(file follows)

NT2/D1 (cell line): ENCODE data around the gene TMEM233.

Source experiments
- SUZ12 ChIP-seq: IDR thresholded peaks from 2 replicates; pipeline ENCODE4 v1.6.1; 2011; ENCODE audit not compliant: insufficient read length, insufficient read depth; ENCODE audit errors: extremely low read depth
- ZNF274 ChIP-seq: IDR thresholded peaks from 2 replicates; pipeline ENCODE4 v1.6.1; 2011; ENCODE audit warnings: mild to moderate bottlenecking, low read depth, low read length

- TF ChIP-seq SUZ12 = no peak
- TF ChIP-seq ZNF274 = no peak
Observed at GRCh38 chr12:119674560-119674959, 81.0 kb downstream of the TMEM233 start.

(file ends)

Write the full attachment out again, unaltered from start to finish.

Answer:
NT2/D1 (cell line): ENCODE data around the gene TMEM233.

Source experiments
- SUZ12 ChIP-seq: IDR thresholded peaks from 2 replicates; pipeline ENCODE4 v1.6.1; 2011; ENCODE audit not compliant: insufficient read length, insufficient read depth; ENCODE audit errors: extremely low read depth
- ZNF274 ChIP-seq: IDR thresholded peaks from 2 replicates; pipeline ENCODE4 v1.6.1; 2011; ENCODE audit warnings: mild to moderate bottlenecking, low read depth, low read length

- TF ChIP-seq SUZ12 = no peak
- TF ChIP-seq ZNF274 = no peak
Observed at GRCh38 chr12:119674560-119674959, 81.0 kb downstream of the TMEM233 start.